26 July 2011

Transmutations of the Vampire / Friday, 22 July 2011 at 19:28

On the Mlitt in the Gothic Imagination at Stirling we have been studying an option course, "Transmutations of The Vampire". The focus in this class has been on late 20C vampire novels, beginning with Anne Rice’sInterview with the Vampire and The Vampire Lestat, moving on to Poppy Z. Brite’s Lost Souls, then Witley Strieber’s The Hunger, and finishing with Geroge R.R Matrin’s Fevre Dream.

Each of these texts appropriate the vampire in their own way. Some of the vampires are existenial and moral, for example Louis in Interview with The Vampire, and some are pragmatic and a-moral, the most striking example being Zillah in Lost Souls. Queer sexuality is also a common theme. In Lost Souls’ Nothing (yes, this is a name) is bored by normal human perversions of the hetrosexual relationship and feels none of the incestual guilt, common in the Gothic, when he finds out that he has slept with his father Zillah. The thirst is also presented in different guises. In Fevre Dream it is an addiction to be cured, while in Lost Souls it causes Zillah and friends very little bother.
Where some of these novels converge is in setting and literary influence. Rice, Brite and Martin all use New Orleans as the backdrop to their stories. The queer sexuality of the Mardi Gras town is what attracts Brite to use the city, while the immigrative link with the decadence of Paris gets Rice’s (un)imaginative juices flowing. In terms of literary influence, rewritings of Dracula are obviously present.  Also, the Romantic poets are prominent in some of the texts. The most striking example of this is in Fevre Dream, in the shape of vampire Joshua York’s obsession with Byron, whom he admits to have met.  Lord Byron, being of course the "real-life" Lord Ruthven from Polidori’s influential text The Vampyre, has a vicarious influence over all modern vampire literature.  However, in Fevre Dream three specific Byron poems are quoted, these beingShe Walks in Beauty (1814), Darkness (1816)  and The Destruction of Sennacherib (1815).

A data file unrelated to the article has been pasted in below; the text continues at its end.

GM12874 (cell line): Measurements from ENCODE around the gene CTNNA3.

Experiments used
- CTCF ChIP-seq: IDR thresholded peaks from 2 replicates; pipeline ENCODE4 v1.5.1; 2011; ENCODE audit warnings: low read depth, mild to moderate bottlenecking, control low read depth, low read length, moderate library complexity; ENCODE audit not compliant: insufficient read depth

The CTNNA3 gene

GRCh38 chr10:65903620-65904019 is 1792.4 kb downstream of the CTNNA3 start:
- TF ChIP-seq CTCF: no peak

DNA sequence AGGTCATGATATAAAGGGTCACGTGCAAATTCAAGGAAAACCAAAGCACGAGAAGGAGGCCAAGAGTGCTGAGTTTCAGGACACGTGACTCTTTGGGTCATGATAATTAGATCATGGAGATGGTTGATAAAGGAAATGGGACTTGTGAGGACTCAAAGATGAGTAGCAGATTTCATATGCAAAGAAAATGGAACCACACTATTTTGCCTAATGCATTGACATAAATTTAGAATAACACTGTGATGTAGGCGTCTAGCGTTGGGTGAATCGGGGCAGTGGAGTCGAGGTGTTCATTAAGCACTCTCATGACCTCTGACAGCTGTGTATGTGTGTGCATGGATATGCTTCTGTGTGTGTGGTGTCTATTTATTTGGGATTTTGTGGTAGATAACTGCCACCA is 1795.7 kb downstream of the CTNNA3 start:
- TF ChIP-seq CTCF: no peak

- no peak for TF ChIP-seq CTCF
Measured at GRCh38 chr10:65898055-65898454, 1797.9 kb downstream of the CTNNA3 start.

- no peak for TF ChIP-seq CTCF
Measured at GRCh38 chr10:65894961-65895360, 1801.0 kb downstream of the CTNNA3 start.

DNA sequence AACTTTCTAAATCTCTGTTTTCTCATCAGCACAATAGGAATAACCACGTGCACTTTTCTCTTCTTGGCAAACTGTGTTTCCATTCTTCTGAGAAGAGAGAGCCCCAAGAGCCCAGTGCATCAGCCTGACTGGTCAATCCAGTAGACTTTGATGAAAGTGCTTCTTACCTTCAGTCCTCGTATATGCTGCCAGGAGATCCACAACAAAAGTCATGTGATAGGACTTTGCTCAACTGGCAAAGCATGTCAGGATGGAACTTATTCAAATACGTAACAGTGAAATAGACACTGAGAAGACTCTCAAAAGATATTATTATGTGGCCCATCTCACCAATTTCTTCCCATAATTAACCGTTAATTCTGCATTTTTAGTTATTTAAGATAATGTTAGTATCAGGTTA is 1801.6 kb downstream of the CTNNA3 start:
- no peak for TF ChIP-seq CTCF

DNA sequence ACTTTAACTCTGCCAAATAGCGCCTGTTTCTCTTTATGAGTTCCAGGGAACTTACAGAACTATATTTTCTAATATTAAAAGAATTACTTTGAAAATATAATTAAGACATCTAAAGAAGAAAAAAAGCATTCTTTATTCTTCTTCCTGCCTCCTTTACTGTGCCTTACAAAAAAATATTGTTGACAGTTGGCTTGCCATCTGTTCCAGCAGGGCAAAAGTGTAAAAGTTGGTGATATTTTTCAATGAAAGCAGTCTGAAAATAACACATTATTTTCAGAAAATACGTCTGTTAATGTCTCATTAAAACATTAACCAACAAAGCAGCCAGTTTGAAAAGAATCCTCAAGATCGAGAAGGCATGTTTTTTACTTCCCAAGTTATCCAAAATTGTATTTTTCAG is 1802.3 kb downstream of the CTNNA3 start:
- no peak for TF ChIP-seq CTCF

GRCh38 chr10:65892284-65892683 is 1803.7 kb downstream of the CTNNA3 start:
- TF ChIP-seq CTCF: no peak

The entire text of She Walks in Beauty is produced below:

SHE walks in beauty, like the night 
Of cloudless climes and starry skies; 
And all that ‘s best of dark and bright  
Meet in her aspect and her eyes:     
Thus mellow’d to that tender light             5
 Which heaven to gaudy day denies.     
One shade the more, one ray the less,     
Had half impair’d the nameless grace    
Which waves in every raven tress,     
Or softly lightens o’er her face;      10
Where thoughts serenely sweet express     
How pure, how dear their dwelling-place.     
And on that cheek, and o’er that brow,     
So soft, so calm, yet eloquent,     
The smiles that win, the tints that glow,      15
But tell of days in goodness spent,     
A mind at peace with all below,     
A heart whose love is innocent!

Joshua York comments, after reading the poem, that "the night is beautiful, and we can hope to find peace and nobility in its dark splendor as well. Too many men fear the dark unreasoningly." The poem becomes a mantra for York’s vessel Fevre Dream and his crusade to find light in the darkness of vampiric addiction.
For all of the vaguely high-brow allusions it was agreed in class discussion that most modern vampire novels are not "great" novels. Although, Poppy Z Brite did have her fans. However, not being an expert in the area, i was wondering why, aside from vampiric fiction, Romanticism seems to be the dominant literary canon alluded to by the novelists? Is it simply a link back to Lake Geneva or Christabel, or is there something about the two literary modes which makes them particularly complementary?

Article by Posted by Matt Foley university Sterling

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